Friday 13 March 2009

Former US ambassador to Saudi Arabia withdraws candidacy for chair of National Intelligence Council (NIC)

Less than two months after taking office, President Barack Obama is getting increasingly bogged down into reactive politics instead of pursuing the proactive policy-making agenda that drove his campaign(see also the post of 5 November 2008).

Now the new U.S. presidency has run into another obstacle on its path to approach the problems in the Middle East and larger Muslim world afresh. Yet another designated candidate for one of the top jobs in the administration has withdrawn. This time the 'victim' is former U.S. Ambassador to Saudi Arabia Chas Freeman, who has dropped out as a contender for one of the top jobs in foreign policy making: Chair of the National Intelligence Council (NIC).

Aside from the detrimal impact this has on the revision of actual politics, this particular incident is also illustrative of how difficult it is to dispel preconceived notions and change deeply ingrained positions and attitudes towards the Muslim world, which is the reason for covering it on this blog.

Freeman, a foreign service veteran who accompanied Richard Nixon on his groundbreaking visit to China and interpreted his conversations with Mao, served was ambassador in Riyadh during the Gulf War of 1990-1991. The English-language Saudi Arabian newspaper Arab News reported that US news sources have alleged a former Israel lobbyist awaiting trial on espionage charges was behind the effort to discredit him. They identified Steve Rosen, who used to be associated with the American Israel Public Affairs Committee (AIPAC) and is now awaiting trial in the US on espionage charges, of being the coordinator of the campaign to discredit Freeman. Rosen, who is accused of furnishing secret US intelligence documents on Iran to reporters and foreign officials, has been working for the Middle East Forum, a think tank run by neocon Daniel Pipes, since November of last year. Its website als hosts the blog in which Rosen discusses the nomination of Freeman.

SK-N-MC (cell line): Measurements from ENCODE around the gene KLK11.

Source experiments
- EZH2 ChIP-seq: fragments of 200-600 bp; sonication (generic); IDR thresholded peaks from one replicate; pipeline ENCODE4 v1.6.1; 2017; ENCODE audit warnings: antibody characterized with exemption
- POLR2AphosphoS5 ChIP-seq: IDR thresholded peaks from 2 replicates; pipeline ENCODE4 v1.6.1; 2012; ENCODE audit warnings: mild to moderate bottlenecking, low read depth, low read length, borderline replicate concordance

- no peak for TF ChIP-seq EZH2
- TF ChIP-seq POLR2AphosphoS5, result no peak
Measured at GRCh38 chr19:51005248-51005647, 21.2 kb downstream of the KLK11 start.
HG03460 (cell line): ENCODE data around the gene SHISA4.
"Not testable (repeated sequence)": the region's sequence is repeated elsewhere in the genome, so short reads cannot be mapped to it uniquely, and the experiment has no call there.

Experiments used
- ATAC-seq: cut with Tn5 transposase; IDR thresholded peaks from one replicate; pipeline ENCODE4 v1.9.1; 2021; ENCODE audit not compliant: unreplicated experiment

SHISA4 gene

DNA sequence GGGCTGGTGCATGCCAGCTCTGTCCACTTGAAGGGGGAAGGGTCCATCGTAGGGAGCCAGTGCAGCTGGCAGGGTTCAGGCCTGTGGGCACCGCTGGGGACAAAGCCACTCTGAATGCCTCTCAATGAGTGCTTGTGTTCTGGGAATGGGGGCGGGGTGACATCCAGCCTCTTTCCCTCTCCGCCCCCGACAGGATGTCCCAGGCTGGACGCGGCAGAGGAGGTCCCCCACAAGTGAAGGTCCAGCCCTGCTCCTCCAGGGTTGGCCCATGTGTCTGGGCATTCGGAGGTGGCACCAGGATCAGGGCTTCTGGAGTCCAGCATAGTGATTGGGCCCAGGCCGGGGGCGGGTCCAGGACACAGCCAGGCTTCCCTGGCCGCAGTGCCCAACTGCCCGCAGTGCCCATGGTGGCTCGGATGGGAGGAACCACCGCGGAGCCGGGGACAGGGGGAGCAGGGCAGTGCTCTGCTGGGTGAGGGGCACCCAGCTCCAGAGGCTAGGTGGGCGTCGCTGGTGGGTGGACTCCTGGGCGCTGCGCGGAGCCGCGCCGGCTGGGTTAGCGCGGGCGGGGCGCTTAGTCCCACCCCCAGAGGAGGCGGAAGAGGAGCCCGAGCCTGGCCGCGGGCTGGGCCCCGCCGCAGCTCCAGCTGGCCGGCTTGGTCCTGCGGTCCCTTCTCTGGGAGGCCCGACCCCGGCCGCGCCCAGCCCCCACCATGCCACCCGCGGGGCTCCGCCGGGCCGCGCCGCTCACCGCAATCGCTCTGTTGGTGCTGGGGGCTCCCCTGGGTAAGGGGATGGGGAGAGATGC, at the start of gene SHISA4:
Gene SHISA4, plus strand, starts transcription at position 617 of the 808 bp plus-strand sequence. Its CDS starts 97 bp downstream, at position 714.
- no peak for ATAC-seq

Freeman himself reacted with an edgy commentary directed at the powerful pro-Israel lobby:

“I have concluded that the barrage of libelous distortions of my record would not cease upon my entry into office,” Freeman wrote in a letter to friends and supporters regarding his withdrawal. “The effort to smear me and to destroy my credibility would instead continue. I do not believe the NIC could function effectively while its chair was under constant attack by unscrupulous people with a passionate attachment to the views of a political faction in a foreign country.”

Arab News goes on: Freeman blasted the Israel lobby for what he considered a concerted effort to smear his name. “The libels on me and their easily traceable e-mail trails show conclusively that there is a powerful lobby determined to prevent any view other than its own from being aired, still less to factor in American understanding of trends and events in the Middle East,” Freeman wrote. “The tactics of the Israel lobby plumb the depths of dishonor and indecency and include character assassination, selective misquotation, the willful distortion of the record, the fabrication of falsehoods, and an utter disregard for the truth. The aim of this lobby is control of the policy process through the exercise of a veto over the appointment of people who dispute the wisdom of its views, the substitution of political correctness for analysis, and the exclusion of any and all options for decision by Americans and our government other than those that it favors.”

Commentators in Saudi Arabia reacted with disappointment, among them renowned photographer Reem Al Faisal (see the post on 29 November 2008) : “I am not surprised, [..] With or without Freeman, American policies will remain the same. They have not changed for the last 60 years. Palestinians continue to suffer because of America’s lopsided foreign policy. We have just seen what happened in Gaza. To say that Israel controls American foreign policy doesn’t sound right. The United States believes in these policies. How can one accept that the world’s lone superpower is being dictated by someone else if it itself did not believe in that policy?”

Guardian commentator Richard Silverstein* suggests it is only the beginning of Obama's long uphill battle to change attitudes towards the Middle East question, and in fact all political issues involving the Muslim world.

* Silverstein also writes a blog, Tikun Olam, about the Arab-Israeli conflict.

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